Technology Assessment: Protecting Structures and Improving Communications During Wild Land Fires
Since 1984, wildland fires have burned 850+ homes each year & the number of homes at risk is growing. The primary responsibility for ensuring that preventive steps are taken to protect homes lies with homeowners & state & local gov'ts., not the fed. gov't. The ability to communicate among all parties fighting a fire -- known as interoperability -- is essential, but is hampered because different public safety agencies operate on different radio frequencies or use incompatible communications equip. This report assesses: measures that can help protect structures from wildland fires, factors affecting use of protective measures, & the role technology plays in improving firefighting agencies' ability to communicate during wildland fires. Charts & tables.
What people are saying - Write a review
We haven't found any reviews in the usual places.
Other editions - View all
Achieve Communications Interoperability addition Air National Guard areas Assets to Fight assistance audio switch California chemical agents Communications during Wildland communications systems Competing Concerns Affect Concerns Affect Homeowners cost create defensible space crossband repeaters crown fires Department of Homeland Efforts to Increase equipment feet of defensible fight wildland fires fire behavior fire-resistant building materials fire-resistant roofs firebrands fixed-wing aircraft flammable Florida Forest Service frequency bands geographic information systems Government Accountability Office help protect Homeland Security ignite Improving Communications Interoperability Internet Protocol Key to Protecting MAFFS Military Assets National Guard NIFC Noncombustible personnel planning and coordination Project 25 radios Protecting Structures protective measures public safety agencies radio systems reduce the risk responsibility Roofs and Vents SAFECOM software-defined radios Space and Fire-resistant structures from wildland vegetation Vents Are Key Ventura County Washington wildfires Wildland Fire Management wildland firefighting wildland-urban interface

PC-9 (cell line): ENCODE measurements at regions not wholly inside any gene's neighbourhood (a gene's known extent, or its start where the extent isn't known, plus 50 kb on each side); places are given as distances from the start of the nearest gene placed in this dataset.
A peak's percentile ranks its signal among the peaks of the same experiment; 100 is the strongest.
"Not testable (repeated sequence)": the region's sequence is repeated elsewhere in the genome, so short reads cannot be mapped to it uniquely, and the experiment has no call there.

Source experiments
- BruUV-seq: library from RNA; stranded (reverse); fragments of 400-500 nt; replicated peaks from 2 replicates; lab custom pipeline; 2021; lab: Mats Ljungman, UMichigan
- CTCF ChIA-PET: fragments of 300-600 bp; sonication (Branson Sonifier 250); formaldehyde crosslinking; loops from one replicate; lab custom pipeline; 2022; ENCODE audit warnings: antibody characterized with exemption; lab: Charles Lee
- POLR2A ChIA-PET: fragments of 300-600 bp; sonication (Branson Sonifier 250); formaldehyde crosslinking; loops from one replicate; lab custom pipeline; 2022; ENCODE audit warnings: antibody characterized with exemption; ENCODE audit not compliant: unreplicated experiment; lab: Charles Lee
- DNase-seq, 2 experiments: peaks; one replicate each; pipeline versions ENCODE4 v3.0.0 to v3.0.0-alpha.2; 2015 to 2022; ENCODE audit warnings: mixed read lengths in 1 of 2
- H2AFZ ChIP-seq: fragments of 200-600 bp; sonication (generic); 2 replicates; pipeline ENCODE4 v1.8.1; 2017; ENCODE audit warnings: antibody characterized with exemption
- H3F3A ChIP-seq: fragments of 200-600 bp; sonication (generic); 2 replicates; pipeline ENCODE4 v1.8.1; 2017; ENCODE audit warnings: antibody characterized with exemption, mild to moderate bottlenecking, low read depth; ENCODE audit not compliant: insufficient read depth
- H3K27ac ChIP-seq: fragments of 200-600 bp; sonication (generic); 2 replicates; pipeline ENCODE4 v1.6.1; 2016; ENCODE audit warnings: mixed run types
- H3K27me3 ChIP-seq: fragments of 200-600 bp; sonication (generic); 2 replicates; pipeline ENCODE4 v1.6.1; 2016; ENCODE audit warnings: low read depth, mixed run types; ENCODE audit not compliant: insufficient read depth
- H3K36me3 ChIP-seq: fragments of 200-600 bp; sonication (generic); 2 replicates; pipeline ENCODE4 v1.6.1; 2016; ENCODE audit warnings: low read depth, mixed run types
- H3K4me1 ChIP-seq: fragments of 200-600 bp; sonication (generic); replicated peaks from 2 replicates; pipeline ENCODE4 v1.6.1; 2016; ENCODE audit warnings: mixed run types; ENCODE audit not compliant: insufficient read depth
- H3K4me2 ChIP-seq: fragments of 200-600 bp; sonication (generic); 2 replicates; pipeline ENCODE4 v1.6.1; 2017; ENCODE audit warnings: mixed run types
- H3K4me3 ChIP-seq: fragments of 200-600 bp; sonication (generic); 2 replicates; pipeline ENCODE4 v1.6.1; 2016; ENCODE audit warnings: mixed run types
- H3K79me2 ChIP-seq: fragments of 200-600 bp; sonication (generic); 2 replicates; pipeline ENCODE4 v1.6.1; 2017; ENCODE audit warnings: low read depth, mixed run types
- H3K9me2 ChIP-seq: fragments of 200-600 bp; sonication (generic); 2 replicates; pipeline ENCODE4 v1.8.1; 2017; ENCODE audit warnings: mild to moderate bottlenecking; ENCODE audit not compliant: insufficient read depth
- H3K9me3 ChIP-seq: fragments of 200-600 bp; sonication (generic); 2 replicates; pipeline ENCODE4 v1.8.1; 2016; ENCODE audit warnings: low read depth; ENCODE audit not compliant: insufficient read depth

Page 1 - We also will make copies available to others upon request. In addition, the report will be available at no charge on the GAO Web site at http://www.gao.gov. If you or your staff have any questions about this report, please contact me at (202) 512-4128 or firstname.lastname@example.org.
Page 36 - ... enforce their activities. Tax incentives are the result of special exclusions, exemptions, deductions, credits, deferrals, or tax rates in the federal tax laws. Unlike grants, tax incentives do not generally permit the same degree of federal oversight and targeting, and they are generally available by formula to all potential beneficiaries who satisfy congressionally established criteria.
Page 52 - SEC. 417. The President is authorized to provide assistance, including grants, equipment, supplies, and personnel, to any State for the suppression of any fire on publicly or privately owned forest or grassland which threatens such destruction as would constitute a major disaster.
Page 15 - Agency Comments and Our Evaluation We provided copies of our draft report to the Departments of Agriculture, Commerce, Energy, Homeland Security, and the Interior; the US Army Corps of Engineers, and the Environmental Protection Agency. The Department of the Interior concurred with our findings and...
Page 54 - Ictnaiiry (potential use of lethal force by or against DoD forces): risk (safety of DoD forces); cost (who pays, impact on...
Page 52 - The situation is of such severity and magnitude that effective response is beyond the capabilities of the State and affected local governments; and...
Page 42 - Homeland Security: Challenges in Achieving Interoperable Communications for First Responders, GAO-04-231T (Washington, DC: Nov.
Page 20 - Selections From The US Fire Problem Overview Report, Leading Causes and Other Patterns and Trends, Homes, National Fire Protection Association, Quincy, MA, April, 2000.
Page 86 - ... an on-going process and mechanism to measure the state of interoperability on a recurring basis, and develop an interoperability baseline self-assessment tool for local and state public safety agencies. SAFECOM anticipates that it w«l complete the National lnteroperabSty Baseline by December 30.